Provence is magical, filled to the brim with interest and graced with more than 300 days of sunshine a year. Its famous luminous light has attracted countless artists, and the clear air makes it the home to Europes largest observatory.
Despite its popularity, you can still get away from it all and find your own hidden delights on a Provence bike tour: romantic tucked-away chateaux, bustling local markets, and Clochemerlesque villages. And nothing compares with the scent of the garrigue, the heady mixture of lavender, wild herbs and wild flowers that covers the hills.
Many of our fondest memories are of the simple things: lingering over lunch under shady plane trees, shopping for vividly colored Provençal arts and crafts, savouring the exquisite panorama from a lonely hilltop. Look and you’ll make your own discoveries.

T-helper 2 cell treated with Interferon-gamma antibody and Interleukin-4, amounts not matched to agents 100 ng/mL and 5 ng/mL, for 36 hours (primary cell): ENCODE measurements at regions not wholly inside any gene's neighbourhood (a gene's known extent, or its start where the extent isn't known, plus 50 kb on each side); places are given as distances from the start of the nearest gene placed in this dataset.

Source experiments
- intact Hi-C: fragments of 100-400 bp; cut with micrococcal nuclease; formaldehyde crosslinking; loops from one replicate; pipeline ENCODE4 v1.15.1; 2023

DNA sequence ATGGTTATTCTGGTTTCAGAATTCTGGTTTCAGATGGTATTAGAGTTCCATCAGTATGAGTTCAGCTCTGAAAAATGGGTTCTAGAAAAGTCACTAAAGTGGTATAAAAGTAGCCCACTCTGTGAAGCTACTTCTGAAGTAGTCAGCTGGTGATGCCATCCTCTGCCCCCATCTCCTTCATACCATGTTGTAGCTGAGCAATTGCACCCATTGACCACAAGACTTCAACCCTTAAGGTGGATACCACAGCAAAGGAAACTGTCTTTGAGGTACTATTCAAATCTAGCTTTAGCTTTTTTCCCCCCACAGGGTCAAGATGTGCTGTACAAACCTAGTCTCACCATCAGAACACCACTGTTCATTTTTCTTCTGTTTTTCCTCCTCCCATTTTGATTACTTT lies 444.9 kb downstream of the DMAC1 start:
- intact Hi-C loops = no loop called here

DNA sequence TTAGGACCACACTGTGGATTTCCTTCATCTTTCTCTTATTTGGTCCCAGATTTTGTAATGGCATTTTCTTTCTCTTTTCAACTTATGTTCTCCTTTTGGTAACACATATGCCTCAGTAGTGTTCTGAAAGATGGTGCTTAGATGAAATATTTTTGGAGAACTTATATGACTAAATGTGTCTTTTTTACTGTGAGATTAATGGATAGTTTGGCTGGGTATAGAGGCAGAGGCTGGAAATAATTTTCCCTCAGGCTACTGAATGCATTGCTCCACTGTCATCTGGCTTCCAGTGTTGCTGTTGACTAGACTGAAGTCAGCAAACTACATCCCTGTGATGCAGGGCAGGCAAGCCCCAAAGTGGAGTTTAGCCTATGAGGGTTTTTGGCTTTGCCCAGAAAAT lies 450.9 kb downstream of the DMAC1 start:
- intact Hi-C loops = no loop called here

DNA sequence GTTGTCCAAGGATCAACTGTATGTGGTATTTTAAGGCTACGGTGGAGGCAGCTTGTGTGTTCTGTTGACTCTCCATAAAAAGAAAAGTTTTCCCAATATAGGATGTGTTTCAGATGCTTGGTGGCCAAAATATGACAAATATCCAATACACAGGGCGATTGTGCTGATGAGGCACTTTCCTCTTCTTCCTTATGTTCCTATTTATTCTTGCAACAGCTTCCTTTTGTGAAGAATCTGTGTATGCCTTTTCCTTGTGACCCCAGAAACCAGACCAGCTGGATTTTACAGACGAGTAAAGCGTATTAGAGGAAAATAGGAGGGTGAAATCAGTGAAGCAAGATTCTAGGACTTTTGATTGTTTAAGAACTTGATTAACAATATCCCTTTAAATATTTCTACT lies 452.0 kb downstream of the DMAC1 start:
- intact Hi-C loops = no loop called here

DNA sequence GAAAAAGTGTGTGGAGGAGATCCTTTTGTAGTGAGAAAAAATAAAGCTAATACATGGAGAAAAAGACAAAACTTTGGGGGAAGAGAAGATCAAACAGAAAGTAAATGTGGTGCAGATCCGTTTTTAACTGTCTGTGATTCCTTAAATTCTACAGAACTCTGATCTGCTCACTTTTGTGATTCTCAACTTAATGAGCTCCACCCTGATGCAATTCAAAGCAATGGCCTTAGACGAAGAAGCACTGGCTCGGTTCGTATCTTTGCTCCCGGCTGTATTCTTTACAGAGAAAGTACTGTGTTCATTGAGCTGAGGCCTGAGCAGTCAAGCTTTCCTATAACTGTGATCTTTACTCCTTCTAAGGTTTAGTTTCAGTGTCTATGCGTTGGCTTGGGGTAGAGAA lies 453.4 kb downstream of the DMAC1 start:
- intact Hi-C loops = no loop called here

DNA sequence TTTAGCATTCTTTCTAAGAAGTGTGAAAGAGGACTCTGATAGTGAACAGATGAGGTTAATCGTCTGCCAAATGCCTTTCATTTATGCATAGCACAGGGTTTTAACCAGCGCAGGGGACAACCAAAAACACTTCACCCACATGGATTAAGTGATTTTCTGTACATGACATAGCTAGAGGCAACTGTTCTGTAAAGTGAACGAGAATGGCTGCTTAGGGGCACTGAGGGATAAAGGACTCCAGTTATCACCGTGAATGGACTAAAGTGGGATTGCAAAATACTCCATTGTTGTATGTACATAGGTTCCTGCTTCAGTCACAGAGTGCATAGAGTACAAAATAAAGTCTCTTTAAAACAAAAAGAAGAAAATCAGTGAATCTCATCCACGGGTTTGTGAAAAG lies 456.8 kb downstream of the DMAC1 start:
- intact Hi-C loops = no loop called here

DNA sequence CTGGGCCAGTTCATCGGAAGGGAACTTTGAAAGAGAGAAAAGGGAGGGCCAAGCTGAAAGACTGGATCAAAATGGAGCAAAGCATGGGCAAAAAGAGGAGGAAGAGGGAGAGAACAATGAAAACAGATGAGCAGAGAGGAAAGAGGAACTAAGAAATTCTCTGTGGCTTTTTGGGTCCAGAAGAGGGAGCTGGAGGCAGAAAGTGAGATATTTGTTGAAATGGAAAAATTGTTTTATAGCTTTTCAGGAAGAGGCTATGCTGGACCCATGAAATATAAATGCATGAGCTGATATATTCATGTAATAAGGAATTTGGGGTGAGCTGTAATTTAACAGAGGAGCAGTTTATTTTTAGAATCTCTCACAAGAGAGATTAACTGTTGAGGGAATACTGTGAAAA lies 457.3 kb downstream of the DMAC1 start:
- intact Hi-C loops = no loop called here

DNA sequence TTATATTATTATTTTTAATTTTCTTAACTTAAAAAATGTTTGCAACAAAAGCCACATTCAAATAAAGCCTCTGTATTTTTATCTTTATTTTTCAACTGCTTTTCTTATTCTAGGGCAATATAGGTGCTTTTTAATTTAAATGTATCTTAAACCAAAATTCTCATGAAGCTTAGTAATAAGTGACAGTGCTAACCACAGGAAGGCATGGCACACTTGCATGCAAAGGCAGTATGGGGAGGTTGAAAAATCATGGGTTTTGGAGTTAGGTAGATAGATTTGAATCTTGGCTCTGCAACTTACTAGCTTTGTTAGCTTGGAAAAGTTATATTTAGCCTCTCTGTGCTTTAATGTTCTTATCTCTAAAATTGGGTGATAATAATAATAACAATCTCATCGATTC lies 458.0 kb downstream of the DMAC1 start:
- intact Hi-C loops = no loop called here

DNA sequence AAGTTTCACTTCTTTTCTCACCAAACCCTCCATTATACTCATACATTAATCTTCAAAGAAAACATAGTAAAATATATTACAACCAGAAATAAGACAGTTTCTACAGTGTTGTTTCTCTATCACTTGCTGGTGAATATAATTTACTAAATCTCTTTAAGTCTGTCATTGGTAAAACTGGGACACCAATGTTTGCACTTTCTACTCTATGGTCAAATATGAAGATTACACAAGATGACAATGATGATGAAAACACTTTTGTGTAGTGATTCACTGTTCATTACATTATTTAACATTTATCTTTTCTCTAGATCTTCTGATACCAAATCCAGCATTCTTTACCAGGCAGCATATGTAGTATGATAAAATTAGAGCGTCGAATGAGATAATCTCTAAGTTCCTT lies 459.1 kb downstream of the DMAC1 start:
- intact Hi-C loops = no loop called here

A cultural melting-pot, Provence has legacies from the ancient Greeks, the Roman Empire and the worldly Popes who brought their glittering court to Avignon during the 14C. One of them, Clement V, died eating powdered emeralds which had been prescribed as an indigestion cure.
It’s difficult to imagine anywhere with more romantic associations. It was the home of the troubadours and where Courtly Love developed. Matisse and Dufy, Braque and Picasso, all painted here. The 19C poet Mistral gave the old Latin-based Languedoc tongue a literary revival and it lives on as a dialect in some villages. Provençal films include Jean de Florette and Manon des Sources, based on the books of Marcel Pagnol.